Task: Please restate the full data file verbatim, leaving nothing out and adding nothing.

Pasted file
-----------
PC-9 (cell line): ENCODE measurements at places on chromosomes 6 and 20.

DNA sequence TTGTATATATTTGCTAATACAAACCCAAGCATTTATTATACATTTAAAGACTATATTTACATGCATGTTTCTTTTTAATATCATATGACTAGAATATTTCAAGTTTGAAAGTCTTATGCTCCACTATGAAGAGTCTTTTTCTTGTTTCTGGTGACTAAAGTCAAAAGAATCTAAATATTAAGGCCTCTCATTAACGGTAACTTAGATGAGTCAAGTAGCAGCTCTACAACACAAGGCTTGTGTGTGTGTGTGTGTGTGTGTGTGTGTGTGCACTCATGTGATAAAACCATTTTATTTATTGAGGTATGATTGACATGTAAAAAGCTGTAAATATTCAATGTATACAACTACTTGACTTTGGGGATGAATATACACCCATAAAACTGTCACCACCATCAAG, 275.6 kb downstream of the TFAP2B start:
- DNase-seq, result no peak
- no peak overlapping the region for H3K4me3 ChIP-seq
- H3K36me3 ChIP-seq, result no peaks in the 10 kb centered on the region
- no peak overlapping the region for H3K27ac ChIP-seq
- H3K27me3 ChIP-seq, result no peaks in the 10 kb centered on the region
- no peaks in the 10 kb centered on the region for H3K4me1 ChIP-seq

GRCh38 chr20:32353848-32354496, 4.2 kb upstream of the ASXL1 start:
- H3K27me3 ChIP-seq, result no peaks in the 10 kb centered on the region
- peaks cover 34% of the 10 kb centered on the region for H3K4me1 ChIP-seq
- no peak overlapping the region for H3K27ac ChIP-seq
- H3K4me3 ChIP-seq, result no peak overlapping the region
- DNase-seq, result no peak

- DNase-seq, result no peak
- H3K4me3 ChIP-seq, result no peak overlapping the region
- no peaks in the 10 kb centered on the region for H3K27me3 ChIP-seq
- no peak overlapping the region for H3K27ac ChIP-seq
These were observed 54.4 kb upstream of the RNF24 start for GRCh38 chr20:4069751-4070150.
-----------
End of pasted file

PC-9 (cell line): ENCODE measurements at places on chromosomes 6 and 20.

DNA sequence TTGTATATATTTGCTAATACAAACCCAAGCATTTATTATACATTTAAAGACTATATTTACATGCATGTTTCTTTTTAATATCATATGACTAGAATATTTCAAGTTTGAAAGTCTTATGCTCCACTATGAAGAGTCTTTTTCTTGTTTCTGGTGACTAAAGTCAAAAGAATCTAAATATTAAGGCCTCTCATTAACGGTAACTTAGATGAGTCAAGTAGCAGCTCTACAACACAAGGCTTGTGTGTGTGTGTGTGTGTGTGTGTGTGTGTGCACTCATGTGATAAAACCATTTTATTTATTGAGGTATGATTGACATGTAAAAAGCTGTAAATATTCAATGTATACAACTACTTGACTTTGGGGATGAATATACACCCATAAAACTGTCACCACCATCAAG, 275.6 kb downstream of the TFAP2B start:
- DNase-seq, result no peak
- no peak overlapping the region for H3K4me3 ChIP-seq
- H3K36me3 ChIP-seq, result no peaks in the 10 kb centered on the region
- no peak overlapping the region for H3K27ac ChIP-seq
- H3K27me3 ChIP-seq, result no peaks in the 10 kb centered on the region
- no peaks in the 10 kb centered on the region for H3K4me1 ChIP-seq

GRCh38 chr20:32353848-32354496, 4.2 kb upstream of the ASXL1 start:
- H3K27me3 ChIP-seq, result no peaks in the 10 kb centered on the region
- peaks cover 34% of the 10 kb centered on the region for H3K4me1 ChIP-seq
- no peak overlapping the region for H3K27ac ChIP-seq
- H3K4me3 ChIP-seq, result no peak overlapping the region
- DNase-seq, result no peak

- DNase-seq, result no peak
- H3K4me3 ChIP-seq, result no peak overlapping the region
- no peaks in the 10 kb centered on the region for H3K27me3 ChIP-seq
- no peak overlapping the region for H3K27ac ChIP-seq
These were observed 54.4 kb upstream of the RNF24 start for GRCh38 chr20:4069751-4070150.